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August 24, 2011

While Zillow might be forgiven for its single letter ticker selection given a likely lack of competition, certainly relative to P or N, it still rang the hubris meter in a similar fashion and remains one of the few remaining poster children for wildly overvalued IPOs.  As I have mentioned in the past, 15x revenue on nominal profitability in a still troubled real estate end market seemed like more than a bit much.  Post the company’s first earnings report as a public company this afternoon, that should become a bit more clear and I would expect Z to follow P to a level well below its $20 IPO price.

 

Heading into the report Z has about 33M shares outstanding post IPO and including the effect of 5.4M options struck in the $4’s, for an $866M enterprise value at today’s close and a $770M enterprise value post cash and IPO proceeds.  This compares to a second quarter report featuring $15.6M in revenue, $3.9M in EBITDA and $1.6M in earnings.  While the headlines focus on the company’s profitability in the first quarter out compared to a loss in Q1, very muted guidance in likely to quickly weigh on the shares after any early profit euphoria.  Even without the poor guidance, investors might think twice about paying 12X revenue and 50X EBITDA even with pretty impressive 100% plus Y/Y and nearly 40% sequential revenue growth.

 

 

Z guided to a significant flattening in revenue for the year and even more significant reductions in EBITDA and profit margins.  Revenue was guided to $16-17M for Q3 and $60M for year, implying flat Q4 revenue in the $16.5M range as well.  Direct questions as to what’s driving the top line flatness were dodged.  EBITDA margins were guided down to “north of 15%” in Q3 and 15% for the year on increased opex of all stripes, compared to a 24% EBITDA margin in Q2 which implies something near an EPS loss in Q4.  So in sum we have $60M in revenue and $9M in EBTIDA for 2011 with three quarters of essentially flat revenue for a growth IPO with “only 1% of the local real estate advertising market” (another historical red flag).   Which is to say, on the one hand there are only 13,000 paying broker subscribers out of likely 1M on the service, on the other hand the pay service has been launched for nearly three years and there are only 13,000 subs.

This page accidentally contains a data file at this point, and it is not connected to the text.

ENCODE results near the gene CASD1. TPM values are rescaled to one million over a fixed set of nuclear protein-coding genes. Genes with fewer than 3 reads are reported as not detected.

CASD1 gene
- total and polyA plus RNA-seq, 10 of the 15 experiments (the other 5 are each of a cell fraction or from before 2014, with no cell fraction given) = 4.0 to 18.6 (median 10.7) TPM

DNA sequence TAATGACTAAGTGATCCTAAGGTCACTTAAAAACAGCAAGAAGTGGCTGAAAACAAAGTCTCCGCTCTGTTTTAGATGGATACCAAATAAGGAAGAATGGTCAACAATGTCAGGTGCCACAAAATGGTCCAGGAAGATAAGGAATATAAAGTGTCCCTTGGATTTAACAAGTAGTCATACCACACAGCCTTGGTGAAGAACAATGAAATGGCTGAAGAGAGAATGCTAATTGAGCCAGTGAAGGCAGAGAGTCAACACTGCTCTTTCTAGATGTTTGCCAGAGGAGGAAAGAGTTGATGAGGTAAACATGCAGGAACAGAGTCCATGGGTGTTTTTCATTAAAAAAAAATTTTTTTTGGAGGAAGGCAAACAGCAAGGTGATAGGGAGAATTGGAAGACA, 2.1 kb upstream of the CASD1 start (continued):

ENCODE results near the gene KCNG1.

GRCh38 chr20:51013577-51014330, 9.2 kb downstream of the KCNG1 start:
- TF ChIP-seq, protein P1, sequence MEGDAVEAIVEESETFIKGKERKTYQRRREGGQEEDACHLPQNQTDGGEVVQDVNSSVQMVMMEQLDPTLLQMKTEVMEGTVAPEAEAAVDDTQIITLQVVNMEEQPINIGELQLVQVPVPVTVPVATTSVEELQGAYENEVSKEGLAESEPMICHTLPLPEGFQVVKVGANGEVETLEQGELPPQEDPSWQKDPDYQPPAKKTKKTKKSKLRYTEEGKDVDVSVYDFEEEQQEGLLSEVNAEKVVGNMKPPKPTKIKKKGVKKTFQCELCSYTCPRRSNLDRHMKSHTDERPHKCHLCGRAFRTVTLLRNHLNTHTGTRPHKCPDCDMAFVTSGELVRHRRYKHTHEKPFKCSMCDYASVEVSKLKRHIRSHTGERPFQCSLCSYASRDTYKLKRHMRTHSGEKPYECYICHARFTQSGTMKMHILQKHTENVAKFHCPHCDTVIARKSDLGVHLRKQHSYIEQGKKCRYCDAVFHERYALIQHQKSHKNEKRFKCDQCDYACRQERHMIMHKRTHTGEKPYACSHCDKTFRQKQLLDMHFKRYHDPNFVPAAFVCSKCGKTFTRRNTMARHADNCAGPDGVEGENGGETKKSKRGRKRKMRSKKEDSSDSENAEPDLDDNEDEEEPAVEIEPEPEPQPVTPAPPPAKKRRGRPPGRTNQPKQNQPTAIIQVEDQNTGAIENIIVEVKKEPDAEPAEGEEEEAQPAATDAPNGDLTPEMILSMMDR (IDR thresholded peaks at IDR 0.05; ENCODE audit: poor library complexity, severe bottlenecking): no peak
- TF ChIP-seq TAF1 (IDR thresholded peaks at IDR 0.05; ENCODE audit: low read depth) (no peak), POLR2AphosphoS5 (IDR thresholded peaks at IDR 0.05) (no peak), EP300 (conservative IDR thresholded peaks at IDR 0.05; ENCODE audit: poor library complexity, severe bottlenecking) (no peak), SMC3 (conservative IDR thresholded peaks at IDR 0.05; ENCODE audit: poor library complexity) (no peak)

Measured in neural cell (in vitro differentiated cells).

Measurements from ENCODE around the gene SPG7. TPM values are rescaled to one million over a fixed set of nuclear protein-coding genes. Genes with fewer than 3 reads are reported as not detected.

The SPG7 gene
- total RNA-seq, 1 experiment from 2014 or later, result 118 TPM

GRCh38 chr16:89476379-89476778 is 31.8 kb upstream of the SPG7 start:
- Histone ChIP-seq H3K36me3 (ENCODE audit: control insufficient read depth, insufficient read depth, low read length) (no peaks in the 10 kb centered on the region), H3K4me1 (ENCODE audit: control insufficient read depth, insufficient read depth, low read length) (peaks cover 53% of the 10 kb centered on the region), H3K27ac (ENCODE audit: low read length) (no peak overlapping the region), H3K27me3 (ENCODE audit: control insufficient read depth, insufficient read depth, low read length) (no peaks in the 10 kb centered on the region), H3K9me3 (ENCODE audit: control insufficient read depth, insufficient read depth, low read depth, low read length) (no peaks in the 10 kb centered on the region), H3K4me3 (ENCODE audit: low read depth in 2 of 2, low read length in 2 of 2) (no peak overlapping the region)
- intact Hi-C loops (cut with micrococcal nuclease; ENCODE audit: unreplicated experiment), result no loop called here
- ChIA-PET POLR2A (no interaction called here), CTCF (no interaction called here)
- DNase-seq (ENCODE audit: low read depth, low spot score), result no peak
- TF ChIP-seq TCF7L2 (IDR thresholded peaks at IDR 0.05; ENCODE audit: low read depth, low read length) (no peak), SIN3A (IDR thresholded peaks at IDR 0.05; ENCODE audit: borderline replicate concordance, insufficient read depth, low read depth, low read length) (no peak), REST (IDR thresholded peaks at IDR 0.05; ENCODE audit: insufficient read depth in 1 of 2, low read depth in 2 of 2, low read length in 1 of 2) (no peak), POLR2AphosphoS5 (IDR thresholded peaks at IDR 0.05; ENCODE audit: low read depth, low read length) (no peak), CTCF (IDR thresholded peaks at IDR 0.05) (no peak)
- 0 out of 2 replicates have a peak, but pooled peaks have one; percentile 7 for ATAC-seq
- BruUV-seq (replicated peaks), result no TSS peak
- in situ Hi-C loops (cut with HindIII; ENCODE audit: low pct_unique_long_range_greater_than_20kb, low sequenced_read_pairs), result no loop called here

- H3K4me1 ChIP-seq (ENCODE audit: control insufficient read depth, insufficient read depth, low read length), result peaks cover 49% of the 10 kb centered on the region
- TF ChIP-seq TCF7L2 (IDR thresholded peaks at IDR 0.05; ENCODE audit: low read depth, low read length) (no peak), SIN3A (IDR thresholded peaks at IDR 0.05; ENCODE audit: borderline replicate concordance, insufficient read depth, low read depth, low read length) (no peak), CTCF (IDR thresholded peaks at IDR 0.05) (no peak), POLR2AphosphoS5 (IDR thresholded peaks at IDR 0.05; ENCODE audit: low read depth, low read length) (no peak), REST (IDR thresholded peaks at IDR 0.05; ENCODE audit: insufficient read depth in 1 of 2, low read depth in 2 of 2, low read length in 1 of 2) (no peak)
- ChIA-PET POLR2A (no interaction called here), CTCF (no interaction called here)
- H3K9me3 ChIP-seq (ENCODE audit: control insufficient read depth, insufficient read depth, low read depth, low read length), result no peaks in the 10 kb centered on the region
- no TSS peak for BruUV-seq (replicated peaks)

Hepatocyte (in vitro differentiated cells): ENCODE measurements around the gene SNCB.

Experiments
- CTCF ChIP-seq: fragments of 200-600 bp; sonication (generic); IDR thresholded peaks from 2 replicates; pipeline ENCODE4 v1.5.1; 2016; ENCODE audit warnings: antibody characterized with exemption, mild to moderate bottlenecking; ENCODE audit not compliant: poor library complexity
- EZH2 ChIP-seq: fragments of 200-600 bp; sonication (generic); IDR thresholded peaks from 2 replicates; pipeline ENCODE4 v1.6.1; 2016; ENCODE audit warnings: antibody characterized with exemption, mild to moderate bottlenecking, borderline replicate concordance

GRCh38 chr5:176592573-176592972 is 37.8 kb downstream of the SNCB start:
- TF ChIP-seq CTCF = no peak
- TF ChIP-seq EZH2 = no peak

And this guidance was described only as “achievable” to a small and grumpy group of analysts (- at least the Citi lead was- only two of five underwriters on the call, all of whom have yet to initiate given the quiet period) prior to a candid discussion of the awful housing macro in which the company forecast a bottom sometime in 2012.  The company did reiterate its long term model of EBITDA margins in the 30-35% range on revenues in the $200-250M range, representing only a nine fold increase in EBITDA on a four fold increase in revenue from 2010 levels.  Oddly, $27 seems about right were the company achieving those metrics now, given that it’s not $10-15 makes more sense and is actually still pretty generous.

 

Like P, Z has a nice website and a nice business in a real estate market that makes the Department of Commerce look technically advanced, and could even be a long at some point, just nowhere near current levels.  Also like P and a lot of these new management teams, there doesn’t seem to be much understanding about the intersection of valuation and expectations.  And beyond a reasonable distance from the IPO price, its really not their responsibility what the market does with the shares.  However, I doubt at $20 the pitch was three flat quarters, and management’s leaning on still impressive (though “decelerating”, to use the inverse of today’s growth CEOs favorite term)  year and year growth rates underscores that point.